Players can choose between 3 difficulty modes before starting the game: Story, Normal and Hard. The story mode is for people who want to simply enjoy the plot and can accommodate a casual playstyle. It’s necessary to keep in mind that the game becomes trivially easy the more the player progresses. Normal, as the name says, is the most balanced mode that makes playing a pacifist run extremely satisfying. Hard, on the other hand, is extremely unbalanced and will require a more aggressive playstyle and embracing character will become almost necessary. Game Over isn’t overly punitive since the game resumes just before the fight in which Jonathan was killed. However, each consumed item disappears forever and has to be restocked.
There is an inversion of difficulty towards the endgame. Players who spared everyone will have to fight an almost trivial final boss. On the other hand, if the player decided to feed off of every character, they will have a hard time beating it. In this case, grinding will become overly difficult since with no characters to cure the only source of experience is represented by killing random enemies that do not give much experience. Also, good luck with restocking the lost items.
The game’s art style is a realistic one. The detailed character models manage to stay varied and recognizable without appearing out of place. Its atmosphere is top-notch: London’s streets are gritty, disseminated of corpses, propaganda posters, and health concern notices. Houses have their furniture scattered around and destroyed, a sign that scavengers made their way through them. Screaming people, as well as babies wailing, can be heard in certain parts of the town. Everything reminds of the warring period and the epidemic the city was facing. Even the soundtrack contributes to this, thanks to the dark, dissonant melodies and choirs.
Voice acting is expressive but never over the top. Too bad that same cannot be said for the way characters are animated during dialogues. Be it a mournful and desperate dialogue or a violent altercation, they will look at Jonathan sporting the same, dull expression. It’s a shame for a game so much focused on character interaction and ruins immersion.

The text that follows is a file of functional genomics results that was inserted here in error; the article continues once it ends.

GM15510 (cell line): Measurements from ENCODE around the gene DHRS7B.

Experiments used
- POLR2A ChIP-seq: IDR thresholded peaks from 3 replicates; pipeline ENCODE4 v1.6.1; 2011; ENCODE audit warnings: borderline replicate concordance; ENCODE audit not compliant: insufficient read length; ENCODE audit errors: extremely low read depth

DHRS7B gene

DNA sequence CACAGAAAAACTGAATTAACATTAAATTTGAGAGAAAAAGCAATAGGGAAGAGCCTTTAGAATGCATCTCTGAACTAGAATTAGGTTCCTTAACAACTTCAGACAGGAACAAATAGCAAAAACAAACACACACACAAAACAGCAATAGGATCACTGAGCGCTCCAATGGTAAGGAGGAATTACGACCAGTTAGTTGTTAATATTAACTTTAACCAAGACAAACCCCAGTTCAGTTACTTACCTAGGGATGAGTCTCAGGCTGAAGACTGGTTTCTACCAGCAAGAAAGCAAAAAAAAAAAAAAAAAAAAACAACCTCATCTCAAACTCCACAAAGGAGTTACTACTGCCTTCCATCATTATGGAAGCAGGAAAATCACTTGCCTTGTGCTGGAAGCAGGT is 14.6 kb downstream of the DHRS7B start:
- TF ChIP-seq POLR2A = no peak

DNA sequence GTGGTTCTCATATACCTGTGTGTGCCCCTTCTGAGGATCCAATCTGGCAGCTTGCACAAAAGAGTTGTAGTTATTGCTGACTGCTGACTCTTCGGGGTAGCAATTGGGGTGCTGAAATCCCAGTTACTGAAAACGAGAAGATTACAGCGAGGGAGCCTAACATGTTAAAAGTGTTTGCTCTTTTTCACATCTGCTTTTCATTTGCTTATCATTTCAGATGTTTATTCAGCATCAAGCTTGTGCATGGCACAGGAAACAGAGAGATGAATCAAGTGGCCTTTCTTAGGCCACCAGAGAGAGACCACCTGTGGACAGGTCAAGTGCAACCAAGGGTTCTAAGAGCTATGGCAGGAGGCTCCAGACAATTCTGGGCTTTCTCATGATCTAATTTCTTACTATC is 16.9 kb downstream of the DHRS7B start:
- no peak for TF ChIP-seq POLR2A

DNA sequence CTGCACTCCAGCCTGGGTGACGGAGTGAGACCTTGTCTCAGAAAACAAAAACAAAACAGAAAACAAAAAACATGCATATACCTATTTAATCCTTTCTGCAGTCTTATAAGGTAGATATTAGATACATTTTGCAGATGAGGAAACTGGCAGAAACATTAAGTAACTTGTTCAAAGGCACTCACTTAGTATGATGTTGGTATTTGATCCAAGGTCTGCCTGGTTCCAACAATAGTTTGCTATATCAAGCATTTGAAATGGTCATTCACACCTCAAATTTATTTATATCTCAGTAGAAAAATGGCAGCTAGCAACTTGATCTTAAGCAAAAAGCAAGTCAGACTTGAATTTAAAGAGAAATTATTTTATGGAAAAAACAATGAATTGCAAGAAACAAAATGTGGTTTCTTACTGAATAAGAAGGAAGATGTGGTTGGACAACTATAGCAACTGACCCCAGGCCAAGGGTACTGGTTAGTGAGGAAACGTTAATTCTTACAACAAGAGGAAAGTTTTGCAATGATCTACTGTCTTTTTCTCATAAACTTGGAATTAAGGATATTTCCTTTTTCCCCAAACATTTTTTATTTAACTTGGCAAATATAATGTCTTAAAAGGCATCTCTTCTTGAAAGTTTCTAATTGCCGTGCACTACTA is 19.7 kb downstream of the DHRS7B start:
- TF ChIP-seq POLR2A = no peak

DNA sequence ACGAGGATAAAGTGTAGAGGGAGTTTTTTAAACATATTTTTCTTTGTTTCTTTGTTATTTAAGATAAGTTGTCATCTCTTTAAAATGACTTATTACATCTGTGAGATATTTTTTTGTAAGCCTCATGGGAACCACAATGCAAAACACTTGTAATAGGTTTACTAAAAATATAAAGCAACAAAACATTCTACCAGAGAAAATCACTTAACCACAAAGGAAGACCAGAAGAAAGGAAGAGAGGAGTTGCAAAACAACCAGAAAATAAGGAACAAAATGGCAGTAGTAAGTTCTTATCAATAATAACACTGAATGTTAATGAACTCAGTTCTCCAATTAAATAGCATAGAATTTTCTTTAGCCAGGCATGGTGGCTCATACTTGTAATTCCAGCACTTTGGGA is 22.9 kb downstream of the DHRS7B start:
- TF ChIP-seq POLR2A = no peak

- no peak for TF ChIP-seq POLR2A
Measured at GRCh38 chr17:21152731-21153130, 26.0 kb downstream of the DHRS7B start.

The game’s length varies on how the player decides to tackle it. An embracing playthrough will last around 10 hours or even less, while a more pacifist approach ranges from around 15 hours to around 30 for completionists.
There’s no new game+ and after the credits rolls, there’s no possibility to return to London to finish untackled business. The only way to experience the game again is to start a new save from scratch.
While people who killed everyone on sight might want to play through it again to see what they missed, there might not be such a need for completionists. Unless they really liked the game, that is. While this might sound annoying, it’s stated in-game in a clear way so there isn’t any way to accidentally proceed past the point of no return. Moreover, it resonates well with the whole concept of irremediable decisions that is the title’s leitmotif.
Vampyr‘s strong points are without character interaction and worldbuilding. If the player keeps that in mind while playing and acts accordingly will be in for a pleasant experience. Combat isn’t particularly innovative or inspired but it gets the job done. It might be dull or frustrating at times but can even donate some satisfying moments. However, a monotonous exploration and dubious design choices, other than uncountable technical glitches, drag the game down and prevent it from achieving excellence.
Despite its shortcomings, Vampyr isn’t a bad game by any means and can surely entertain a wide range of players.
Final Rating: 8/10.